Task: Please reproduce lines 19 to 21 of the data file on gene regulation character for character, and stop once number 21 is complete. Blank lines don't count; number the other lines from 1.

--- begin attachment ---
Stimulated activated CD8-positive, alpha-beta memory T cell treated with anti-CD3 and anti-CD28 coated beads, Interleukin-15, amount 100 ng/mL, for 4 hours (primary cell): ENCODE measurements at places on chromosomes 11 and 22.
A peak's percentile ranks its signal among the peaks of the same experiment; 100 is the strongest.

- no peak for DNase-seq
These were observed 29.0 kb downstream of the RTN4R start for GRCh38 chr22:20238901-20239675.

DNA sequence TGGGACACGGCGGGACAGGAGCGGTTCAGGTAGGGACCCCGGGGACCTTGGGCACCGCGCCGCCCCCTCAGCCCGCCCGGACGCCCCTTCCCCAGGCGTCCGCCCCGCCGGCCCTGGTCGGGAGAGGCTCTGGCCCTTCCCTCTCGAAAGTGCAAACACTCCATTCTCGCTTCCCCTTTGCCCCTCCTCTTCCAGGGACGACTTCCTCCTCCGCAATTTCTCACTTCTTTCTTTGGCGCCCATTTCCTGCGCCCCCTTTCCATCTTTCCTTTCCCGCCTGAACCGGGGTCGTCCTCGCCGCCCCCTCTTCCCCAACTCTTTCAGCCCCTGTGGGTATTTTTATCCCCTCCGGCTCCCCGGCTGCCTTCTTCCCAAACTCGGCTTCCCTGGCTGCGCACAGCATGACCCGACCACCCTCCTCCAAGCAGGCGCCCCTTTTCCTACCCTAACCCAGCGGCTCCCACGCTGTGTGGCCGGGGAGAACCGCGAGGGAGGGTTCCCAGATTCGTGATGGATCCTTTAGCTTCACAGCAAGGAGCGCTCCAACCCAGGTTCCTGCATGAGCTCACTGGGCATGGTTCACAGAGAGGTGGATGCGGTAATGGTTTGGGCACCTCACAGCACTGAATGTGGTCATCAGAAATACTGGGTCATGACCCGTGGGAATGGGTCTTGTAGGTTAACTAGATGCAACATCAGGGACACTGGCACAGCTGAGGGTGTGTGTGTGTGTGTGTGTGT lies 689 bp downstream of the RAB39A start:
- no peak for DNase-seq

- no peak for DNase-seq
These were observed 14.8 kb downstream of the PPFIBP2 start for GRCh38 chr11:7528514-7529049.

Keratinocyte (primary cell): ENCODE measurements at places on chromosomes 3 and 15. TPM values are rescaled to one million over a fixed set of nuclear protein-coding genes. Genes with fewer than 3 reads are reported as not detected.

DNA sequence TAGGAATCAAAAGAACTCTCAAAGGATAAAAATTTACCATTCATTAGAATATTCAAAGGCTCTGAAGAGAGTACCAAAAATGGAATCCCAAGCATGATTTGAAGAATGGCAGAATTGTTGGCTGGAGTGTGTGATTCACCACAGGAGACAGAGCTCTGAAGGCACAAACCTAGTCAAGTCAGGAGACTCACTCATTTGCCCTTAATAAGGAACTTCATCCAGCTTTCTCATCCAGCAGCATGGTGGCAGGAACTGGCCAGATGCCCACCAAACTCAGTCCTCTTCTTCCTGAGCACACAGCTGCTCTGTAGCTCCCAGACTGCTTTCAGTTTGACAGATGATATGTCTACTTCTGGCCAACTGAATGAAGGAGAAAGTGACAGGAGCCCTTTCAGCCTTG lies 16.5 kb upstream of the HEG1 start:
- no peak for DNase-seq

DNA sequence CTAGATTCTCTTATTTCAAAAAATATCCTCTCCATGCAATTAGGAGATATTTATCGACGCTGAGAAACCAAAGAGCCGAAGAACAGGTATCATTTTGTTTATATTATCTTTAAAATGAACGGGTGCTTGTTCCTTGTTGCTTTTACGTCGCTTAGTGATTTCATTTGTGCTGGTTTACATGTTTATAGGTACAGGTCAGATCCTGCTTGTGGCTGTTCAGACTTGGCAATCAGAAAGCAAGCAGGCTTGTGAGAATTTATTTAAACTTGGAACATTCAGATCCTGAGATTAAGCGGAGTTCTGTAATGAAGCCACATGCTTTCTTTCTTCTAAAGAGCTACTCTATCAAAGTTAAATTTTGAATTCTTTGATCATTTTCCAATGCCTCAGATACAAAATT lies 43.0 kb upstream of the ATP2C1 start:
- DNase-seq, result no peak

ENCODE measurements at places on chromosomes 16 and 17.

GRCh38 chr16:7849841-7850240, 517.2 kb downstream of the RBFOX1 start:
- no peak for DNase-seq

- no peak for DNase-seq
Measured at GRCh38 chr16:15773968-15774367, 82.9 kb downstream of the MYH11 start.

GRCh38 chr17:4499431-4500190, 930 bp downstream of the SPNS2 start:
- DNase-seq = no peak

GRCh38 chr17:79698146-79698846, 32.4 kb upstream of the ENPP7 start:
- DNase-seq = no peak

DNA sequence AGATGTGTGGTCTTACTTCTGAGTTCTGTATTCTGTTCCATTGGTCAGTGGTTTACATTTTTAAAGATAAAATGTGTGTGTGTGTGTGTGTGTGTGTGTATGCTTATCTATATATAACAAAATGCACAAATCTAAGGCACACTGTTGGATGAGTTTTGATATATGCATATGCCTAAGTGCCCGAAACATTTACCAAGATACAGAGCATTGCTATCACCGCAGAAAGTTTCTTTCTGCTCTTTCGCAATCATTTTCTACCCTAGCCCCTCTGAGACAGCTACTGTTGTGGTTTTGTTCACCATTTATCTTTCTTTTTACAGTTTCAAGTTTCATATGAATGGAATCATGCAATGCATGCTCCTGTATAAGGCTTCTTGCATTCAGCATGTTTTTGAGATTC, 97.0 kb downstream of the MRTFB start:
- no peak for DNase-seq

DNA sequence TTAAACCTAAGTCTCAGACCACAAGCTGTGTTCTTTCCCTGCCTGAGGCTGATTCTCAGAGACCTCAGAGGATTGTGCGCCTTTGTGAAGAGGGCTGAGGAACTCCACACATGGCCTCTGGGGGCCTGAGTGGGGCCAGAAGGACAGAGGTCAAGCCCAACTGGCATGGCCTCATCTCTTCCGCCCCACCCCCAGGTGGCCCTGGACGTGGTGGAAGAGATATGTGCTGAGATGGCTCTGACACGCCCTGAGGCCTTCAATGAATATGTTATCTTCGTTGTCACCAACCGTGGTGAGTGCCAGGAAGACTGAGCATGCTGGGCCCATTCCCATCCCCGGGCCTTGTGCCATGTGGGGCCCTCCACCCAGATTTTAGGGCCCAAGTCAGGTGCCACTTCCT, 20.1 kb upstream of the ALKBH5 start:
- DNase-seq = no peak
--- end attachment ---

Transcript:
GRCh38 chr17:4499431-4500190, 930 bp downstream of the SPNS2 start:
- DNase-seq = no peak

GRCh38 chr17:79698146-79698846, 32.4 kb upstream of the ENPP7 start: